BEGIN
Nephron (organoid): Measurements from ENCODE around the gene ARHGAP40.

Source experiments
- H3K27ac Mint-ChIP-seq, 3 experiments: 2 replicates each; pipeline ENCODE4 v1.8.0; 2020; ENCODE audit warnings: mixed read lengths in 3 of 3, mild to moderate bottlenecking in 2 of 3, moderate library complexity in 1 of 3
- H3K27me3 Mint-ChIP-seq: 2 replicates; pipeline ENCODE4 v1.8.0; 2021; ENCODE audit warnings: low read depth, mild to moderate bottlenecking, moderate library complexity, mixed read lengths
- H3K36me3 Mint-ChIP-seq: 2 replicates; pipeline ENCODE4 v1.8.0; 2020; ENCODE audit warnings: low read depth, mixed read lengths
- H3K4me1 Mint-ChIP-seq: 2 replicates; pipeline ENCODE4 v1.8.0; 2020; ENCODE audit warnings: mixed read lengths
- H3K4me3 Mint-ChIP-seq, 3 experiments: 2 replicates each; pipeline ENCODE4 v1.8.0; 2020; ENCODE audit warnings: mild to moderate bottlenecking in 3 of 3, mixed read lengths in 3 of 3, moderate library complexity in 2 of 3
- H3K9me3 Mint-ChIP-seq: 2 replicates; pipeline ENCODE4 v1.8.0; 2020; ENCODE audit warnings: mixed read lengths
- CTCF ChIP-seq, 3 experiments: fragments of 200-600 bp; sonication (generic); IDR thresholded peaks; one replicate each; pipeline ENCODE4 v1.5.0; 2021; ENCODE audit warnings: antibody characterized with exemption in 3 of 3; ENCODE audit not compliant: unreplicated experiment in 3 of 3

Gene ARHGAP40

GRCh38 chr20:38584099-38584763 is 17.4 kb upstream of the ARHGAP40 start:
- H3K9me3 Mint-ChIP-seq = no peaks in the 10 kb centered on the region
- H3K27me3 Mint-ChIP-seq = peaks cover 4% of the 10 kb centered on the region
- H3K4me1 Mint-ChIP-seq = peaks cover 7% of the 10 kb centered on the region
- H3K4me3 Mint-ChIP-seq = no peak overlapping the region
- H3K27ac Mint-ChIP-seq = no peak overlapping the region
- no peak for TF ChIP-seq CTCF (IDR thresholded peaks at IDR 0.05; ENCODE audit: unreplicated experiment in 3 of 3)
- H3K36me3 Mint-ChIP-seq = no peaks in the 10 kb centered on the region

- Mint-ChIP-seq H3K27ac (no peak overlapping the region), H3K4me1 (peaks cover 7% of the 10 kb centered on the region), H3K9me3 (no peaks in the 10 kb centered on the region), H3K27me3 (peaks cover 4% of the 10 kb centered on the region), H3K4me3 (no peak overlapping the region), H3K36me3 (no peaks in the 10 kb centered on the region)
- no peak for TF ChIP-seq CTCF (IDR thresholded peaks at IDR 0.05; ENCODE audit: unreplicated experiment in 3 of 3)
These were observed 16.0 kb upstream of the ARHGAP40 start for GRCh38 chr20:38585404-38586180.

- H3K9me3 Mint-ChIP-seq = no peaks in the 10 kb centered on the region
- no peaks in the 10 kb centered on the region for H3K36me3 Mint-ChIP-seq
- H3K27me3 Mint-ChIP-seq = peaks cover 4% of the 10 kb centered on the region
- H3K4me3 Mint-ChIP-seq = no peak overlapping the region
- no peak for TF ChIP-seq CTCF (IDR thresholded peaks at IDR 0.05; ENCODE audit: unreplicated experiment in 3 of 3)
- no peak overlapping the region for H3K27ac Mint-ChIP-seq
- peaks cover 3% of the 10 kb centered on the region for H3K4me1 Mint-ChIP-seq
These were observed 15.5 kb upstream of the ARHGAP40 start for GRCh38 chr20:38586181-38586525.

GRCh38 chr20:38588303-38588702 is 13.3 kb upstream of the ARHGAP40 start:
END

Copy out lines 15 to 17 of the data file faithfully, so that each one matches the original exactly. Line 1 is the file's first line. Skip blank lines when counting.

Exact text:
- H3K4me3 Mint-ChIP-seq = no peak overlapping the region
- H3K27ac Mint-ChIP-seq = no peak overlapping the region
- no peak for TF ChIP-seq CTCF (IDR thresholded peaks at IDR 0.05; ENCODE audit: unreplicated experiment in 3 of 3)